Original Publication: Nelson Doubleday/Science Fiction Book Club, November 1973
This Edition: Nelson Doubleday/Science Fiction Book Club, November 1973
Cover Art: David K. Stone
Format: Hardback

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The Book of Frank Herbert

"Add to the names of Heinlein, Clarke, Brunner, Aldiss and other titans of science fiction the name of Frank Herbert whose epic novel Dune made SF best-seller history along with his Dune Messiah, The Santaroga Barrier, and others. DAW Books proudly presents Frank Herbert's latest selection of his most outstanding fiction ten mind-tingling tales of time, space and enigmas of man's future. The Book of Frank Herbert."

Original Publication: DAW, January 1973
This Edition: DAW, January 1973
Cover Art; Jack Gaughan
Format: Paperback

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Hellstrom's Hive

"The time: the 1970s, police state, USA. The all-powerful secret government agency wanted Dr. Hellstrom's project 40. But it also knew that Hellstrom was dangerous. Any move to investigate his hidden farm must be very carefully made. A team of operatives was sent to invade a world of insect-humans more fearful than even the agency's chief suspected. A world where specially-bred scientists with huge heads and stunted legs developed weapons that hummed with deadly insect venom chemically neutered workers with a sting that could poison the world hidden tunnels immune to atomic fission hormones for endless hyped-up sex orgies and the vats in which everyone finally ended to nourish future generations of human insects."

Original Publication: Nelson Doubleday/Science Fiction Book Club, November 1973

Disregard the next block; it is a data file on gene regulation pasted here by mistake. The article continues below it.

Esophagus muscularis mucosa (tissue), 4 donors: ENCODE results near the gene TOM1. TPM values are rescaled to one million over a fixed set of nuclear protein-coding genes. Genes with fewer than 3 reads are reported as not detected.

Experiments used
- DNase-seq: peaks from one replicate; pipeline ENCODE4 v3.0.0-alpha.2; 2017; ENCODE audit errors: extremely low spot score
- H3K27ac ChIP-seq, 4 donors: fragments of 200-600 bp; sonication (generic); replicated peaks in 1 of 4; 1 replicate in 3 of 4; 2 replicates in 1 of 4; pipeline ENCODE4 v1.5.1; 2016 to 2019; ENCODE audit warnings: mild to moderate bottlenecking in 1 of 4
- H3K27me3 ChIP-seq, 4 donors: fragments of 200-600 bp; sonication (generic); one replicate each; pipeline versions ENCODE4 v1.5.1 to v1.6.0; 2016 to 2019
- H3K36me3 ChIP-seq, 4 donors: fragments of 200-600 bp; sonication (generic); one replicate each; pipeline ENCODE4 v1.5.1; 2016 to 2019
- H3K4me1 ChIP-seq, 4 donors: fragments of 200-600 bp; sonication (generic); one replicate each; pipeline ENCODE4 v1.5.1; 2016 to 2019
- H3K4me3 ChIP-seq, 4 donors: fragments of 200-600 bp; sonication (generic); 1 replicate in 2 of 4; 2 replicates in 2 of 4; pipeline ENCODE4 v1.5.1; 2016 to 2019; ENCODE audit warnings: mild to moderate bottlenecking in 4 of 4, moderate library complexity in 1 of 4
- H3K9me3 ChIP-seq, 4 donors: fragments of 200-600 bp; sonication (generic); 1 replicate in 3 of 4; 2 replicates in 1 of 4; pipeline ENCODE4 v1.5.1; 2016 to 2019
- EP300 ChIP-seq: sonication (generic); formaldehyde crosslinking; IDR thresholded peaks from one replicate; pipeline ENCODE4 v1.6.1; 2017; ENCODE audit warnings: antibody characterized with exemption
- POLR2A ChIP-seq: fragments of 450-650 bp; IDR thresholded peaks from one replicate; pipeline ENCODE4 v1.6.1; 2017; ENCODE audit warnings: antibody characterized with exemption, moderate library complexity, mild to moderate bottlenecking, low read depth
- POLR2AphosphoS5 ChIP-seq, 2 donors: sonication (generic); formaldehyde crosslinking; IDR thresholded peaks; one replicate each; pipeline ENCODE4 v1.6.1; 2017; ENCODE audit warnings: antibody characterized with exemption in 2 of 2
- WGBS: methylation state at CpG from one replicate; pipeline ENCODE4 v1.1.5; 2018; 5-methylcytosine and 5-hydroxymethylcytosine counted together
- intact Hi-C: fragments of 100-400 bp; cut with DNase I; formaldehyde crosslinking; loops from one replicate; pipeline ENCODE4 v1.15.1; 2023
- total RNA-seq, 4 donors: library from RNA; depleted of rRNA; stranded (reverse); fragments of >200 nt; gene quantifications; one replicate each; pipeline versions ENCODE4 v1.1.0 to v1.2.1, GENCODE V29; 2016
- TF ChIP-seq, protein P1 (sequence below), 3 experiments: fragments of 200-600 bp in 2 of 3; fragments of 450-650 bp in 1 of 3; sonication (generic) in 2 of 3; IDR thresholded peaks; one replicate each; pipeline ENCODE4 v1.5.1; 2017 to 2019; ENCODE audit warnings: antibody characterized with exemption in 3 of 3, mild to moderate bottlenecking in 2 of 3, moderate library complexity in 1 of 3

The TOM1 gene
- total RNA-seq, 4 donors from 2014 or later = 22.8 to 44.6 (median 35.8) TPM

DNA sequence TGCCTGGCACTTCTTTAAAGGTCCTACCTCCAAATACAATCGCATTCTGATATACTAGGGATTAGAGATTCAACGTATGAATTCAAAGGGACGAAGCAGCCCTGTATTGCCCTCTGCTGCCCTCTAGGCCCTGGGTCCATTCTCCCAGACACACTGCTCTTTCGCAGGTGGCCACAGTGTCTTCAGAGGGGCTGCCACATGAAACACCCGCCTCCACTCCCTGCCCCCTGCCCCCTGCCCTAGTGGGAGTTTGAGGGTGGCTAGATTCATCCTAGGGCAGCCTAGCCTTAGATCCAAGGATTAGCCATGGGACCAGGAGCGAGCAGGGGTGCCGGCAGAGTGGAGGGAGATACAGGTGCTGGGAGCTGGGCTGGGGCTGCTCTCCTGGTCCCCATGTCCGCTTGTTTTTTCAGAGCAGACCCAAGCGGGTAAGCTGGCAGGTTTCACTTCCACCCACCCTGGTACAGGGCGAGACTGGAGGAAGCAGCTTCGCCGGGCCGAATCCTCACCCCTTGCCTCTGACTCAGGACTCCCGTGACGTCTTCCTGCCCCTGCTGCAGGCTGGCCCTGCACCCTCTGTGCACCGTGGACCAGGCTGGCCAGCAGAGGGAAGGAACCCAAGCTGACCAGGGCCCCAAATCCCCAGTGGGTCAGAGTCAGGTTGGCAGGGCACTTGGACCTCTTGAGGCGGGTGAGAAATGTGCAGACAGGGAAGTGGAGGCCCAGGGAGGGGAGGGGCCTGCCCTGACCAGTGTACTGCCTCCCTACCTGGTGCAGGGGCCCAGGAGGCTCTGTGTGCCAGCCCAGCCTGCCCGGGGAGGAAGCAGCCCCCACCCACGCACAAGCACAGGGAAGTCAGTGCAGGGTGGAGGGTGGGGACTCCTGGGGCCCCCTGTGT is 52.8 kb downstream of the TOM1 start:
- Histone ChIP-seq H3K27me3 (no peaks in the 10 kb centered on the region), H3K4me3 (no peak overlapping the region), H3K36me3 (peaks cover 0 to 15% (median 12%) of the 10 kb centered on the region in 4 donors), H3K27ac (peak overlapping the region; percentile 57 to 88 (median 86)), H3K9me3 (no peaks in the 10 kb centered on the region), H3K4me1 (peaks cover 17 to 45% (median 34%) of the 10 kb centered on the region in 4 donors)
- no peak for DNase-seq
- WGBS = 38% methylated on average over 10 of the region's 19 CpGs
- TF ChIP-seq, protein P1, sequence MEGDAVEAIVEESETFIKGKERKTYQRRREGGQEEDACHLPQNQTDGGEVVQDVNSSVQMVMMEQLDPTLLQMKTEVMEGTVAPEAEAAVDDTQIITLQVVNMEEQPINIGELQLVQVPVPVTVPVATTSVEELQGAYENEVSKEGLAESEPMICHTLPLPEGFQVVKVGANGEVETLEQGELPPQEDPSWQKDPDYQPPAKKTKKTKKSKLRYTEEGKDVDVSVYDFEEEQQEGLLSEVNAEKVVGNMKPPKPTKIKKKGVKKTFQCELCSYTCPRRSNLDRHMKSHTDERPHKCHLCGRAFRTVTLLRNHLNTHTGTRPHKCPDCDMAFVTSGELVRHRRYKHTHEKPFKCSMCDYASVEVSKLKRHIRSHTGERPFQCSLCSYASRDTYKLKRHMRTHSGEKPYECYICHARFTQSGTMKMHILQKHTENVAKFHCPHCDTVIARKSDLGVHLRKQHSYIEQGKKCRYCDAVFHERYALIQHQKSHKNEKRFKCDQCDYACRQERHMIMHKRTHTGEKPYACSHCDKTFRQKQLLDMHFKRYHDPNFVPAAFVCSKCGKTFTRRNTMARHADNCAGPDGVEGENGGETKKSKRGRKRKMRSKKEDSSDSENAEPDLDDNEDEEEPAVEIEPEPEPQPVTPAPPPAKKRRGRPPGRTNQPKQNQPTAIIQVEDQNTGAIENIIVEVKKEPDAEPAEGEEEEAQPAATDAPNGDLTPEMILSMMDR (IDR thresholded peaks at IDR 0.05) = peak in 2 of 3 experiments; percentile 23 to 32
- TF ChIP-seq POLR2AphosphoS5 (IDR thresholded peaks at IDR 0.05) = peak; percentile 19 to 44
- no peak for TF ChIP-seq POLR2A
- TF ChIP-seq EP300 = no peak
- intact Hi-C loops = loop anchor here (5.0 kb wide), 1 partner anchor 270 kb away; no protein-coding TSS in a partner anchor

This Edition: Bantam, March 1974
Cover Art: R. Shore
Format: Paperback

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Under Pressure

Original Publication: Doubleday/Science Fiction Book Club, June 1956 (As The Dragon in the Sea)
This Edition: Ballantine, March 1974
Cover Art: John Berkey
Format: Paperback

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Direct Descent

"The greatest power in the universe. Earth was the archive planet for the far-flung universe, its tiny remaining population dedicated to the task of finding and preserving the wisdom of all the worlds. An isolated, peaceful haven, Earth freely shared its treasures with all who came. Then the warships landed, seeking to pervert knowledge into a weapon once again. Unless the peaceful archivists could find a way to stop them"

Original Publication: Direct Descent October 1980
This Edition: Berkley, October 1985
Cover Art: Unknown
Format: Paperback

Notes:

Interior artwork by Garcia

Review:


Dune

Original Publication: Chilton, December 1965
This Edition: Berkley Medallion, September 1975
Cover Art: Vincent DiFate
Format: Paperback

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Review:


The Santaroga Barrier

Original Publication: Berkley Medallion, October 1968
This Edition: Berkley Medallion, 1978
Cover Art: Paul Alexander
Format: Paperback

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Soul Catcher

"The Hoquat world knew him and Charles Hobuhet, imitation white man, quiet follower of the soul killing modern way. The Spirit World knew him as Katsuk, the avenger, balancer of heaven and earth. Blood for Blood. David Marshall, his 13-year-old hoquat captive, knew his as kidnapper. Friend. Tracker. Executioner"

Original Publication: G.P. Putnam's Sons, 1972
This Edition: Berkley, July 1979
Cover Art: Wayne Barlowe
Format: Paperback

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The Jesus Incident

"Frank Herbert, author of the world-famous Dune, is one of today's leading futurist thinkers. Bill Ransom is a poet, a Pulitzer and National Book award nominee. Together, in a bold and unprecedented collaboration, they have crafted a book that combines the outward sweep of SF at its farseeing best with the intense inward laser of the poet's eye. As demanding and spectacular as the vision it serves, The Jesus Incident is as much a voyage as a novel: a breakthrough work of speculative fiction that leaps to the end of evolution, to the surface of a poisoned planet as profoundly realized as Dune's Arrakis...to witness mankind as his creations trading places in a ceremony that illuminates the shimmering connections between free will and destiny that will determine the ultimate course of our future."

Original Publication: Berkley/Putnam, May 1979
This Edition: Berkley, April 1980
Cover Art: Paul Alexander
Format: Paperback

Notes:

Collaboration with Bill Ransom

Review:


God Emperor of Dune

Original Publication: New English Library, 1981
This Edition: Putnam, May 1981